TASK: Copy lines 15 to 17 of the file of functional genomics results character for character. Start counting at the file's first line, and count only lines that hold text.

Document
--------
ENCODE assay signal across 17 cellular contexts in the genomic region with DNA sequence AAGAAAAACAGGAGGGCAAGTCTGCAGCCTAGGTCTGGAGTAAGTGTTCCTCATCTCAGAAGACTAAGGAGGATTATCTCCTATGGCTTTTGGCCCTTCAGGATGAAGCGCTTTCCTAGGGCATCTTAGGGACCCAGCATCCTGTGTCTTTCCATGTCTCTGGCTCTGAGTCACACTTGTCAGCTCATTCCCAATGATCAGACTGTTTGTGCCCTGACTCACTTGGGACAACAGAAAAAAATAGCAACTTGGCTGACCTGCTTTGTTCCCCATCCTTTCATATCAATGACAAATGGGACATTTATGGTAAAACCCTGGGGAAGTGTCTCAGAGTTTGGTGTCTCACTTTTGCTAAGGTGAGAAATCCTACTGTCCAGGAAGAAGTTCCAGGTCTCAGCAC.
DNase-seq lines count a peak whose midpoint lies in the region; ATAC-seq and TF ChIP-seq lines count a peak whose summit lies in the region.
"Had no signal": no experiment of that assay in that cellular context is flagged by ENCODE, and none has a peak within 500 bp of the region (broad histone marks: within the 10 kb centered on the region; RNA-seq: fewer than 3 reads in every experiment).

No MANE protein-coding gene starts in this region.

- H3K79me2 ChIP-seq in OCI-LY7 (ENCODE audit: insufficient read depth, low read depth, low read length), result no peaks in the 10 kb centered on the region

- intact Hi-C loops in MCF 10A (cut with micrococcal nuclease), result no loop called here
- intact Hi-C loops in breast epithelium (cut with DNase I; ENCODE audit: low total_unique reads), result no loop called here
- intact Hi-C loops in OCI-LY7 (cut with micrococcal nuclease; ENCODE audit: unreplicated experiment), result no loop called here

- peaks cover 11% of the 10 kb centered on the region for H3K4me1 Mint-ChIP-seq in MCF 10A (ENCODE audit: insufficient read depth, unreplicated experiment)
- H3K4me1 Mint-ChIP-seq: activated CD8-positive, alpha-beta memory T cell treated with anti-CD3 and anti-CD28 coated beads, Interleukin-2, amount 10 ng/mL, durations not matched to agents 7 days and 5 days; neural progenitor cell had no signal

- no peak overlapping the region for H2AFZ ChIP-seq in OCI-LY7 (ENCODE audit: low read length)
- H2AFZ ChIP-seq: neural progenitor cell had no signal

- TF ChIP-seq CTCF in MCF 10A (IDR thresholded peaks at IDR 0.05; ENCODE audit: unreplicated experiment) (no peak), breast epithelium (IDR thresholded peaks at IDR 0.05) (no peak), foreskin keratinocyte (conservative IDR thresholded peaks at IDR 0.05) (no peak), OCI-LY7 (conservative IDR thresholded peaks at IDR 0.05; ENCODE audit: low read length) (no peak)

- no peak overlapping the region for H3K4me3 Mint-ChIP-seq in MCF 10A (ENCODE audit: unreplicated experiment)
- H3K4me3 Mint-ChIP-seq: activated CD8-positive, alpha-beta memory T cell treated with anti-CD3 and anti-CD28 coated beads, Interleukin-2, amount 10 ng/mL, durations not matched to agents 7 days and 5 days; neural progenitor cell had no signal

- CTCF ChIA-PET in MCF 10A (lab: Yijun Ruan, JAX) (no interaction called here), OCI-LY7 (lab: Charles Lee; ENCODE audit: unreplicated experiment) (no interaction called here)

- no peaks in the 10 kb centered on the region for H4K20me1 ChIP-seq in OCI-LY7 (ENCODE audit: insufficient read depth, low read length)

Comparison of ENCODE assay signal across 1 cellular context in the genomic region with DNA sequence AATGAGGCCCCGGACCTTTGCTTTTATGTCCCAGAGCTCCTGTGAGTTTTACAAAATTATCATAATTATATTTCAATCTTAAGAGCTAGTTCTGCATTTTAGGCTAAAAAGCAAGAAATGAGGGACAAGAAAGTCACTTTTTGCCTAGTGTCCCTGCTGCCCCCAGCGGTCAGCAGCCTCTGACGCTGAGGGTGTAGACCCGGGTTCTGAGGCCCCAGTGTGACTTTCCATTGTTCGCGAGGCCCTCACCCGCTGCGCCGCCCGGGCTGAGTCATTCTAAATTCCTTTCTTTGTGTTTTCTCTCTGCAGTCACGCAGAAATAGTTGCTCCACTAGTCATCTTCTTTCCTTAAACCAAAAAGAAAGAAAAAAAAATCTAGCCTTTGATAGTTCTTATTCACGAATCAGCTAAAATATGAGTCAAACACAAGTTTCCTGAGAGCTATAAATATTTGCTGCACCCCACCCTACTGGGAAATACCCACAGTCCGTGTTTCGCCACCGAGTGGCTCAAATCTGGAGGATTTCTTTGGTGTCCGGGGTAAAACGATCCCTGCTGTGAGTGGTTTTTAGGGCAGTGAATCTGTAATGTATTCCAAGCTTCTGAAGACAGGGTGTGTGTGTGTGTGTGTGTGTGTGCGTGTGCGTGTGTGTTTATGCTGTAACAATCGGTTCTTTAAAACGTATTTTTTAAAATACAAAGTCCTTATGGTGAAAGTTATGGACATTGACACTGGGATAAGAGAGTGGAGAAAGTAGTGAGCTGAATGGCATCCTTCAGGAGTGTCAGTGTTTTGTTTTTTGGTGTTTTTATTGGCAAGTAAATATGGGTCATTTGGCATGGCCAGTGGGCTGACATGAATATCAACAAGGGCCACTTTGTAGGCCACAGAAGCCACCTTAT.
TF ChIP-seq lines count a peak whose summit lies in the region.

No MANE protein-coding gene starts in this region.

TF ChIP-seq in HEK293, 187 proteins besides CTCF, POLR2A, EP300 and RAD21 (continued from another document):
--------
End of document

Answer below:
- H3K4me3 Mint-ChIP-seq: activated CD8-positive, alpha-beta memory T cell treated with anti-CD3 and anti-CD28 coated beads, Interleukin-2, amount 10 ng/mL, durations not matched to agents 7 days and 5 days; neural progenitor cell had no signal

- CTCF ChIA-PET in MCF 10A (lab: Yijun Ruan, JAX) (no interaction called here), OCI-LY7 (lab: Charles Lee; ENCODE audit: unreplicated experiment) (no interaction called here)

- no peaks in the 10 kb centered on the region for H4K20me1 ChIP-seq in OCI-LY7 (ENCODE audit: insufficient read depth, low read length)